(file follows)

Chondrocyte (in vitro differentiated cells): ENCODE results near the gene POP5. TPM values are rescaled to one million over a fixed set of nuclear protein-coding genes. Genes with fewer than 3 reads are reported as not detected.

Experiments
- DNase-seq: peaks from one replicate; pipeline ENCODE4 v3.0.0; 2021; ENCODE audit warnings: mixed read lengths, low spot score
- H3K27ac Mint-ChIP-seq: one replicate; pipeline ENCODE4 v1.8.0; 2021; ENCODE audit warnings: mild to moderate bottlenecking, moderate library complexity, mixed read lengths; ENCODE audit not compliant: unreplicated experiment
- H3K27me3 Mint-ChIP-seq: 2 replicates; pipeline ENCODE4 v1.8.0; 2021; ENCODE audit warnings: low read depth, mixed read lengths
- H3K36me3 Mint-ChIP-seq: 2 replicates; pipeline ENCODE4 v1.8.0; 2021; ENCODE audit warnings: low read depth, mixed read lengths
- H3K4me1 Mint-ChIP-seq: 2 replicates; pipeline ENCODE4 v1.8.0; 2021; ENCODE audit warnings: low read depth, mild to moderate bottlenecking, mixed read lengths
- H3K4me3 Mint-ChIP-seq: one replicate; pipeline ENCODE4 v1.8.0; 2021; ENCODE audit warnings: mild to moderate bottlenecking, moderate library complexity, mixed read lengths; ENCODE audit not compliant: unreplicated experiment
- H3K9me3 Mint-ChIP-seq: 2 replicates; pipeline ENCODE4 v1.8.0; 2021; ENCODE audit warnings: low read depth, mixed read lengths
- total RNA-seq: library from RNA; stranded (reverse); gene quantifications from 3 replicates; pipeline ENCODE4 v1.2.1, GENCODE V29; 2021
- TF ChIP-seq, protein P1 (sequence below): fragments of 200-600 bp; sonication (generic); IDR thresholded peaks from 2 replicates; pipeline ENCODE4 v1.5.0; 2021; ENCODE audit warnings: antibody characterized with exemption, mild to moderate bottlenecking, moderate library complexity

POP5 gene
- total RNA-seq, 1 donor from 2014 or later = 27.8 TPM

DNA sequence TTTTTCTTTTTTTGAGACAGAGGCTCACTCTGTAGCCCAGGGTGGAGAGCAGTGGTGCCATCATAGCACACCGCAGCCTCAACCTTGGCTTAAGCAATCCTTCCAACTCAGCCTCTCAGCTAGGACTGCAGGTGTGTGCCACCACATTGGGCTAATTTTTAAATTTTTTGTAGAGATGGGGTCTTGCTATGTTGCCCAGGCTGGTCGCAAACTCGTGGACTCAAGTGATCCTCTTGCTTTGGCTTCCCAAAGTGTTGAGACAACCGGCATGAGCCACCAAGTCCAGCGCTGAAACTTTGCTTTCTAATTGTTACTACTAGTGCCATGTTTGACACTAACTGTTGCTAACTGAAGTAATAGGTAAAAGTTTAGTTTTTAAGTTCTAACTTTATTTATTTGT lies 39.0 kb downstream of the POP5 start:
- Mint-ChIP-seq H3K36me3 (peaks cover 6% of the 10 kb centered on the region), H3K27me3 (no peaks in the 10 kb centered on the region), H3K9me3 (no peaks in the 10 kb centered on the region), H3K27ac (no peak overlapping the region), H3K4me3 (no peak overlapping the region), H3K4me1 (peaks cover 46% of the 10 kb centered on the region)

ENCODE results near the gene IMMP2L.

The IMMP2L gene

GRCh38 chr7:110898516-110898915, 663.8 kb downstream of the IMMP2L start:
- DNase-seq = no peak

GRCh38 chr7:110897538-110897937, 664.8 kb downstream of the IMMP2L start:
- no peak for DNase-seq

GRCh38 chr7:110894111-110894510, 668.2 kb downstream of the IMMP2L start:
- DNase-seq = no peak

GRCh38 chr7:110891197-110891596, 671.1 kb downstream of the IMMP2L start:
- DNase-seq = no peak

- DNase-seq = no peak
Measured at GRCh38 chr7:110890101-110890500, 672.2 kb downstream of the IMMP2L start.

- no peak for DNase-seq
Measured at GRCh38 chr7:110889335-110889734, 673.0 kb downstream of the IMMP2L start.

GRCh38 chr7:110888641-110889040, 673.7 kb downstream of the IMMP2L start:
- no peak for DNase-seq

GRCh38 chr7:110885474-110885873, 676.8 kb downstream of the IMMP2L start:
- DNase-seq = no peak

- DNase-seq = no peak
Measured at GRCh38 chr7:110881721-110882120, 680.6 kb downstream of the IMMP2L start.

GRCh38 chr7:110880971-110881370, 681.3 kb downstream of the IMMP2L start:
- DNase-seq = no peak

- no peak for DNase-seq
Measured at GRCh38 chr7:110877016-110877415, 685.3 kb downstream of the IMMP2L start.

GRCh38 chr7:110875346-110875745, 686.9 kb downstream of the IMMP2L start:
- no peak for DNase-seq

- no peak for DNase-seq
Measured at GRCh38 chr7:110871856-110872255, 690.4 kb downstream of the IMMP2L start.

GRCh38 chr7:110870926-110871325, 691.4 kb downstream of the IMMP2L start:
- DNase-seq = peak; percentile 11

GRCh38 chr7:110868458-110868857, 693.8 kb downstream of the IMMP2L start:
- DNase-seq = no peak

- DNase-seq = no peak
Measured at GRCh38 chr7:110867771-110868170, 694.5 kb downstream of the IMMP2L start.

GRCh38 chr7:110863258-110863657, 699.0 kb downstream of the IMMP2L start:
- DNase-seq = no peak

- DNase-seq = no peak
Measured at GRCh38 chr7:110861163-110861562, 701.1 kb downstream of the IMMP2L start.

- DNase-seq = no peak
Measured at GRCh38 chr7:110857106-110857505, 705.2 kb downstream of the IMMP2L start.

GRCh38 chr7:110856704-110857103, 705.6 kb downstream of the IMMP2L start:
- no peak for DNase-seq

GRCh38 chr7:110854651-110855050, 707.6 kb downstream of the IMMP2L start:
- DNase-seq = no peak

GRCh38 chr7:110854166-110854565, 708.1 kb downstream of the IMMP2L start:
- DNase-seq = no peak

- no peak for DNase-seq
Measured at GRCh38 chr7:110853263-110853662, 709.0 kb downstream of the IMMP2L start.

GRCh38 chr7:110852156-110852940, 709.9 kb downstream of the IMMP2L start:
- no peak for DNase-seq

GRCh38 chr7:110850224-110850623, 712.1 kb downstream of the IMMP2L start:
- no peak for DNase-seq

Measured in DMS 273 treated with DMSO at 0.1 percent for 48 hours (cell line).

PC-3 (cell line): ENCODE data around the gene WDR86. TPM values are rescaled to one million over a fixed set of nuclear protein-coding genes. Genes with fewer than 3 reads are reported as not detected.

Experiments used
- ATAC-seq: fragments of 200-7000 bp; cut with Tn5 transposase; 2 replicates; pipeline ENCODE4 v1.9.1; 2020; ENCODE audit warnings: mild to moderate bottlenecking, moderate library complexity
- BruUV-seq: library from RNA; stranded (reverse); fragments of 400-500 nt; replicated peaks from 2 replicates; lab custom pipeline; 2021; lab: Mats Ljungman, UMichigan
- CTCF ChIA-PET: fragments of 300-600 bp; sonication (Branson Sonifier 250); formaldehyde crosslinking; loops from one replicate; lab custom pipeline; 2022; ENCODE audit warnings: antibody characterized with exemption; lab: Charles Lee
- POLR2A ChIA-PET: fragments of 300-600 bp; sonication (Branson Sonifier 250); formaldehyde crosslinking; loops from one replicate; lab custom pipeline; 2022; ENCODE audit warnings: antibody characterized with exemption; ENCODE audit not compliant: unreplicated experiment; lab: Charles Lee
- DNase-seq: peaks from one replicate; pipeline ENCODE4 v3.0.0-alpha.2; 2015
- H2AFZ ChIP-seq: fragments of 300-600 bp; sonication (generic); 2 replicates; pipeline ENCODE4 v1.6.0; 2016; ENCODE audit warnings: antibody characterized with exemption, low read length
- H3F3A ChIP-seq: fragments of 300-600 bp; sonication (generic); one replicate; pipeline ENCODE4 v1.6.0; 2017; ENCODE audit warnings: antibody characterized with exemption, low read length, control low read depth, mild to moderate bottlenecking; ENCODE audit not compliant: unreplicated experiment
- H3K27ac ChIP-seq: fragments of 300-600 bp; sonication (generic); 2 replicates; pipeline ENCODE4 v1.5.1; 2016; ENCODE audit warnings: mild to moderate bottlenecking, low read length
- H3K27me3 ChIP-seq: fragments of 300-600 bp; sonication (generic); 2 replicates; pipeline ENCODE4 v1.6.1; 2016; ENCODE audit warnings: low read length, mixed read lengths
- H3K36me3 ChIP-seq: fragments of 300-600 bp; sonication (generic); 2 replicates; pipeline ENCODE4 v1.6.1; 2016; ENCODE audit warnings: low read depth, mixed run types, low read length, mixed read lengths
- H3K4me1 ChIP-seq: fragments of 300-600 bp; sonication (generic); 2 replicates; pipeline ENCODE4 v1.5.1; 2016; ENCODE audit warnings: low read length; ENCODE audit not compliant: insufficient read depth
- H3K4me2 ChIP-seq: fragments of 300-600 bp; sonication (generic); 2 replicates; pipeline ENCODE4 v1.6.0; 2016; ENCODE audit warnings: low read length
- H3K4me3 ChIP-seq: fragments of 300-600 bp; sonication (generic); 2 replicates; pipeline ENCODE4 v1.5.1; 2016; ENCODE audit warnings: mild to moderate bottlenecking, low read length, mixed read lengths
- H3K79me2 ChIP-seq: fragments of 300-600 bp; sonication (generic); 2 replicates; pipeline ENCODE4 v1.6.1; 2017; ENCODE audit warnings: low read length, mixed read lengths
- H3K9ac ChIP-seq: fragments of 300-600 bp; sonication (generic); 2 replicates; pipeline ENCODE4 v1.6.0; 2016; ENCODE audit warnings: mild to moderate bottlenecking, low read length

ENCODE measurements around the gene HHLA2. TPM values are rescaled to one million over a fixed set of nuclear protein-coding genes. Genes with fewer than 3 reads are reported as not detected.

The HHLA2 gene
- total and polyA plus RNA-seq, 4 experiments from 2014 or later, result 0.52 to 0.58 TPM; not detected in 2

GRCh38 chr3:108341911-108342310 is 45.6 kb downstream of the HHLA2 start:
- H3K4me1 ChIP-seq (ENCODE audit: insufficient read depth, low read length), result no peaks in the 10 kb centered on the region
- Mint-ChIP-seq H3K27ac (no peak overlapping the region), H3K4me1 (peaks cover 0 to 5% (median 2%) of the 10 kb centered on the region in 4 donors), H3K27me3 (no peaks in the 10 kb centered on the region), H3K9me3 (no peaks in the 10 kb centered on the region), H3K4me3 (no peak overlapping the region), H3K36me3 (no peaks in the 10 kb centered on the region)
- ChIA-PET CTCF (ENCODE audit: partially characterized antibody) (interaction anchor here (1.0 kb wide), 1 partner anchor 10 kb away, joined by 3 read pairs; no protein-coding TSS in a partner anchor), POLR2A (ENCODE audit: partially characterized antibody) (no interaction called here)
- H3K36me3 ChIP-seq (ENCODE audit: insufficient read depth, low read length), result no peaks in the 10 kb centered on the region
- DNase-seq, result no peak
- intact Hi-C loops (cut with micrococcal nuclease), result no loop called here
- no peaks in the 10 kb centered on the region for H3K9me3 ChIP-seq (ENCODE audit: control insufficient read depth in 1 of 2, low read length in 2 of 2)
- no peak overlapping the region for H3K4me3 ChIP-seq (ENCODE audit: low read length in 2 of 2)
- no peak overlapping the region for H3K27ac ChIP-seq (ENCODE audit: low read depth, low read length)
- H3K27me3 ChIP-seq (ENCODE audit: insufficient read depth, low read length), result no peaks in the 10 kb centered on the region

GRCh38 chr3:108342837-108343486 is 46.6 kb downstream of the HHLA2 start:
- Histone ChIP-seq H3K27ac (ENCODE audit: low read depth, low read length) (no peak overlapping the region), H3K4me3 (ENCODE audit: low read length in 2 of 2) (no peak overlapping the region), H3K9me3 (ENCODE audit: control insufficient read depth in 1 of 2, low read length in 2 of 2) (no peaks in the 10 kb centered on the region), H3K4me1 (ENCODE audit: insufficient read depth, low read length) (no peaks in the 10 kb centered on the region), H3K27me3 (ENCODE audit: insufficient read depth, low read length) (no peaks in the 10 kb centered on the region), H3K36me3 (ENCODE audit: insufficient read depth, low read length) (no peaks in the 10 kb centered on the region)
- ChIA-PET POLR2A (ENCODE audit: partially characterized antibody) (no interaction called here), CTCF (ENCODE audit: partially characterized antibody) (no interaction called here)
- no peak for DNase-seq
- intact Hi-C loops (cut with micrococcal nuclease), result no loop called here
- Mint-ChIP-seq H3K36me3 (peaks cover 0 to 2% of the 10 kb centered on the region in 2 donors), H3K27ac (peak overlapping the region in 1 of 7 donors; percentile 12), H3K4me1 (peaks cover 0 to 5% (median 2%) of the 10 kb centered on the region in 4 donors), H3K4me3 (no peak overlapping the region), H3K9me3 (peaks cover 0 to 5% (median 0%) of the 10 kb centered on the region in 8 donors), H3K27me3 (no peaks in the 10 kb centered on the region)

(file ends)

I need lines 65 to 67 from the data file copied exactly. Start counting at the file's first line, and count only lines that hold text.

- no peak for DNase-seq

GRCh38 chr7:110850224-110850623, 712.1 kb downstream of the IMMP2L start:
- no peak for DNase-seq